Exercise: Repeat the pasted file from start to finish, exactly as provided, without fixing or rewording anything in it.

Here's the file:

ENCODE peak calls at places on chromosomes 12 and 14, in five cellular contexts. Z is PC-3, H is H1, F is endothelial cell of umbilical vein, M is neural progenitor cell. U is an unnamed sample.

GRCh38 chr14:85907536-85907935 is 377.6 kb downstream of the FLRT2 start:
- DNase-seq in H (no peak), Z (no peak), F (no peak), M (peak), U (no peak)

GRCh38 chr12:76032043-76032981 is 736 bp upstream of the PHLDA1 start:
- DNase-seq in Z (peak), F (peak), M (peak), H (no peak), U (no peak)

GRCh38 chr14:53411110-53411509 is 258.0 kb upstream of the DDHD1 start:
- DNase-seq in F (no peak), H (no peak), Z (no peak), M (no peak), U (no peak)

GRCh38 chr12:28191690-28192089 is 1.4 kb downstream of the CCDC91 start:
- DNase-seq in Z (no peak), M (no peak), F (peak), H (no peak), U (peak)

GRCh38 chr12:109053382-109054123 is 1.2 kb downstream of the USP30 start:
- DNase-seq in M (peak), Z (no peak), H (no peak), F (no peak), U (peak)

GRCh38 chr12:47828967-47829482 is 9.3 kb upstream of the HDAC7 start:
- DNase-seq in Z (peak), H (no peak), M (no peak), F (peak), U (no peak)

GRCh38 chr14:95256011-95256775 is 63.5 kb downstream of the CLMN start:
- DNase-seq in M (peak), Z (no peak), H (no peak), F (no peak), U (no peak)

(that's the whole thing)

ENCODE peak calls at places on chromosomes 12 and 14, in five cellular contexts. Z is PC-3, H is H1, F is endothelial cell of umbilical vein, M is neural progenitor cell. U is an unnamed sample.

GRCh38 chr14:85907536-85907935 is 377.6 kb downstream of the FLRT2 start:
- DNase-seq in H (no peak), Z (no peak), F (no peak), M (peak), U (no peak)

GRCh38 chr12:76032043-76032981 is 736 bp upstream of the PHLDA1 start:
- DNase-seq in Z (peak), F (peak), M (peak), H (no peak), U (no peak)

GRCh38 chr14:53411110-53411509 is 258.0 kb upstream of the DDHD1 start:
- DNase-seq in F (no peak), H (no peak), Z (no peak), M (no peak), U (no peak)

GRCh38 chr12:28191690-28192089 is 1.4 kb downstream of the CCDC91 start:
- DNase-seq in Z (no peak), M (no peak), F (peak), H (no peak), U (peak)

GRCh38 chr12:109053382-109054123 is 1.2 kb downstream of the USP30 start:
- DNase-seq in M (peak), Z (no peak), H (no peak), F (no peak), U (peak)

GRCh38 chr12:47828967-47829482 is 9.3 kb upstream of the HDAC7 start:
- DNase-seq in Z (peak), H (no peak), M (no peak), F (peak), U (no peak)

GRCh38 chr14:95256011-95256775 is 63.5 kb downstream of the CLMN start:
- DNase-seq in M (peak), Z (no peak), H (no peak), F (no peak), U (no peak)